"Nothing in here is legal," he added. "No one is checking. If they were checking, how could this place exist?"
Traders say much of their success lies in bribing officials and forging documents to trick customs agents into thinking an animal was bred in captivity or can be sold legally — an easy task since officials have little experience identifying rare species.
"Before I reach a ferry, I make a call. I tell them, 'You didn't see anything,' and I leave an envelope" full of money, said a Filipino trader, who agreed to explain how the business works on condition of anonymity. "You know, in our government, nothing is impossible as long as there is money."
Dealers said they also advise customers on how to smuggle small animals without getting caught. "My customers put them in suitcases, in socks. ... They wear loose paints, and put them in their underwear," said a Thai trader who identified himself only as An. "No problem. Thailand is not strict," he added.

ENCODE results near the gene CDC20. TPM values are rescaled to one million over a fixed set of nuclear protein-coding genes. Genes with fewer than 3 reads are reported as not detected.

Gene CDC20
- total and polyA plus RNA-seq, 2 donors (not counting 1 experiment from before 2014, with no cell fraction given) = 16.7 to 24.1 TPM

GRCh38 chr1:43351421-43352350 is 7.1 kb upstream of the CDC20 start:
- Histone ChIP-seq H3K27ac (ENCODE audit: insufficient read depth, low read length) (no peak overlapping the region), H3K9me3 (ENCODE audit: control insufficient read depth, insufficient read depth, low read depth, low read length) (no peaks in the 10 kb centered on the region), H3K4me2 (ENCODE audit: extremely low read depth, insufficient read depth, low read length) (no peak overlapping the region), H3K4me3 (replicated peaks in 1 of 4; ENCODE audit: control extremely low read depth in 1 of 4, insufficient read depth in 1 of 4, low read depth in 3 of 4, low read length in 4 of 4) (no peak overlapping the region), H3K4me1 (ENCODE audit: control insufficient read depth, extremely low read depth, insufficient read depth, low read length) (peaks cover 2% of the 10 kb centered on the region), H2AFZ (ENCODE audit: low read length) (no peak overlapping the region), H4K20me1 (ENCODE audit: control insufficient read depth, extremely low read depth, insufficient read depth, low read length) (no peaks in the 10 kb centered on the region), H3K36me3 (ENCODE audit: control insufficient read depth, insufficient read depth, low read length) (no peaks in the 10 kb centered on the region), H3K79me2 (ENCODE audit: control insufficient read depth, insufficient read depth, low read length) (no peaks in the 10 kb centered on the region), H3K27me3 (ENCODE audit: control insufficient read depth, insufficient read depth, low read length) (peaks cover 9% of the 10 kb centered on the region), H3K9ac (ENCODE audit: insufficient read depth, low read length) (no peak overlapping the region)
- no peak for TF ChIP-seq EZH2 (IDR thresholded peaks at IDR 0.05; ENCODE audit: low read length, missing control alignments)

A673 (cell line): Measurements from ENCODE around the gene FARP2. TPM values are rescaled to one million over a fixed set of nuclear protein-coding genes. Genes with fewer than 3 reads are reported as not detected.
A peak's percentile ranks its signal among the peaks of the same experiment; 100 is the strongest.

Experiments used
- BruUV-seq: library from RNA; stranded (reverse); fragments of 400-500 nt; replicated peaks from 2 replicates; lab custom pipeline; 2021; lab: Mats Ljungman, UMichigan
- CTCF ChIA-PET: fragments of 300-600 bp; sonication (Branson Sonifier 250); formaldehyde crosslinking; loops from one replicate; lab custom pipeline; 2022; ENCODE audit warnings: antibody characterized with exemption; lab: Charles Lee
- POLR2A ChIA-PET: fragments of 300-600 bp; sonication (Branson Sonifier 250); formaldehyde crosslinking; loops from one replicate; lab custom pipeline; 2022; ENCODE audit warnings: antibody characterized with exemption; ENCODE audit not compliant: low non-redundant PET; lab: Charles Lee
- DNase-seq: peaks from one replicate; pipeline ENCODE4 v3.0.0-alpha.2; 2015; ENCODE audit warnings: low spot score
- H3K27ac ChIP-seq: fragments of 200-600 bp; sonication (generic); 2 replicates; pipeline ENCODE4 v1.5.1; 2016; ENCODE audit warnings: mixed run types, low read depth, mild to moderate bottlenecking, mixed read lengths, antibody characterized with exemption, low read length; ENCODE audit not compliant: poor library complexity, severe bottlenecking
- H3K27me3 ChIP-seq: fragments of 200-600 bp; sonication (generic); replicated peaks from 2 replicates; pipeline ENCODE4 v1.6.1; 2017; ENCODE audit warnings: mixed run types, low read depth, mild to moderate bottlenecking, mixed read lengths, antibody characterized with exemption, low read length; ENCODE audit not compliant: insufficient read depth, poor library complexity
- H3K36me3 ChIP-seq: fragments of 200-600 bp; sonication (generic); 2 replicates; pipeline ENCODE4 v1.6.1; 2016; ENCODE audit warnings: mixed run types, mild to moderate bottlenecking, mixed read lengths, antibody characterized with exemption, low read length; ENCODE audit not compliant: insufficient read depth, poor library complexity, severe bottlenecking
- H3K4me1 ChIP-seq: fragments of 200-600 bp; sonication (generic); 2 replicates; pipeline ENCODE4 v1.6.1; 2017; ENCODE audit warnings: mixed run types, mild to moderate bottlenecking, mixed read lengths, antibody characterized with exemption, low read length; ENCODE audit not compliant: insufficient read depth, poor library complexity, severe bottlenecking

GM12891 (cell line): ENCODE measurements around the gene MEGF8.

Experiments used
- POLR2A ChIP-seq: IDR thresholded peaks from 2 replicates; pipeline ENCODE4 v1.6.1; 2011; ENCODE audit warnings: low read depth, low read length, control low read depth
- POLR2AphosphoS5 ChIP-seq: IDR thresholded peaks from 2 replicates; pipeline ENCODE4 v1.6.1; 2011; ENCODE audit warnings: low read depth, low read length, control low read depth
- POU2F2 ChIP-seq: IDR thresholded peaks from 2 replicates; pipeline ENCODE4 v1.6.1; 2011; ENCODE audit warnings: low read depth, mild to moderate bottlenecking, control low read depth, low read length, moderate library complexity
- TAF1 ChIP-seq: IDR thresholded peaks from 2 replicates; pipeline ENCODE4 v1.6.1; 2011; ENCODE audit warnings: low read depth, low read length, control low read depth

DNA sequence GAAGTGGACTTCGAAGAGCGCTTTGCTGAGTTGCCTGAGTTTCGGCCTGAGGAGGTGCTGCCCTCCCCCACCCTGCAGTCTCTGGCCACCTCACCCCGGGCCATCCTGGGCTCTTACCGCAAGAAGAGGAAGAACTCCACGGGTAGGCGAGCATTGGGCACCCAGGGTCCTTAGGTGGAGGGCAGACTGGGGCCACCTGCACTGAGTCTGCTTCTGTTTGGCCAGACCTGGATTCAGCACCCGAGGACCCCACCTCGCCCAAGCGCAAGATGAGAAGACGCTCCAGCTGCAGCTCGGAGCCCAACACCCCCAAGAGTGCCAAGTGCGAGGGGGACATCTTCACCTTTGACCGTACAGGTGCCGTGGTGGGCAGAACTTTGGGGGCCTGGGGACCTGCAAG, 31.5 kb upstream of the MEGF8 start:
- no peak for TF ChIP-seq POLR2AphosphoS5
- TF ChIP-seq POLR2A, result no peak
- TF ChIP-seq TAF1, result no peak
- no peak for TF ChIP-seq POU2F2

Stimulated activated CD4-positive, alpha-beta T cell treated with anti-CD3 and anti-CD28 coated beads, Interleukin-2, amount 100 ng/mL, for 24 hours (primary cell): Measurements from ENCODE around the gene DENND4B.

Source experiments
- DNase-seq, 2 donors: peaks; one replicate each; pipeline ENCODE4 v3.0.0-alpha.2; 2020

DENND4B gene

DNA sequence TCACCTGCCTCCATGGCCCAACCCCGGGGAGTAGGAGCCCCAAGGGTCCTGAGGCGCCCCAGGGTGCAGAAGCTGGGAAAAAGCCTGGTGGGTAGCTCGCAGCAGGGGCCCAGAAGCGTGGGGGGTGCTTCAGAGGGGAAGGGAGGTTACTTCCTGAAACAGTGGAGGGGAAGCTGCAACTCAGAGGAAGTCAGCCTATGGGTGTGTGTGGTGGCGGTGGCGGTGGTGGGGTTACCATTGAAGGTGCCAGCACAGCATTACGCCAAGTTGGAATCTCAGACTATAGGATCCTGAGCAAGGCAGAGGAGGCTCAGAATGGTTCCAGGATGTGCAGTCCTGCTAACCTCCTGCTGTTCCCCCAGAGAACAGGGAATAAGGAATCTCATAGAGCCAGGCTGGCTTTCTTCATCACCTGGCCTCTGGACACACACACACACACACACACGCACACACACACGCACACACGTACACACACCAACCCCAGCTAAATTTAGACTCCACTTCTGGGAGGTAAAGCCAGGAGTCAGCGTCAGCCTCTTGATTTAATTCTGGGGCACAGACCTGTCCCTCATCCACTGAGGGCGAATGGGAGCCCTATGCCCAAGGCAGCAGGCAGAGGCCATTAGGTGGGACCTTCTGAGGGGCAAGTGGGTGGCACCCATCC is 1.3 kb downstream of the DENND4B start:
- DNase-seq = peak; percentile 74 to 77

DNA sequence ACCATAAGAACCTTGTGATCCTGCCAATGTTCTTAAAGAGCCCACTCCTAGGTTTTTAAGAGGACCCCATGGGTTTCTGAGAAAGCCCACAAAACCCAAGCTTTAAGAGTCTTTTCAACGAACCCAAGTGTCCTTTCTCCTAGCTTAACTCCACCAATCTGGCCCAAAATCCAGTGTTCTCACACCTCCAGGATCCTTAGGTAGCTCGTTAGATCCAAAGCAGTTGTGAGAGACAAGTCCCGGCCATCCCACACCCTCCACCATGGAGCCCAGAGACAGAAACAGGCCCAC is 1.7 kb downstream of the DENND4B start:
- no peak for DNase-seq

But traders in Thailand and the Philippines say business has become more difficult in recent months as authorities step up monitoring and increase raids at markets and air and sea ports.
In November, Thai authorities arrested a Japanese trying to smuggle out nine slow lorises, furry primates from Southeast Asia. Over the summer, they closed down a Bangkok store selling shawls made from the endangered Tibetan antelope and confiscated 245 pangolins and 64 freshwater turtles bound for Laos.
"The situation at the market is much better," said Thai police Lt. Thanayod Kengkasij, whose beat includes Chatuchak. "But we can't expect all the traders will disappear. Some are already shifting to other locations."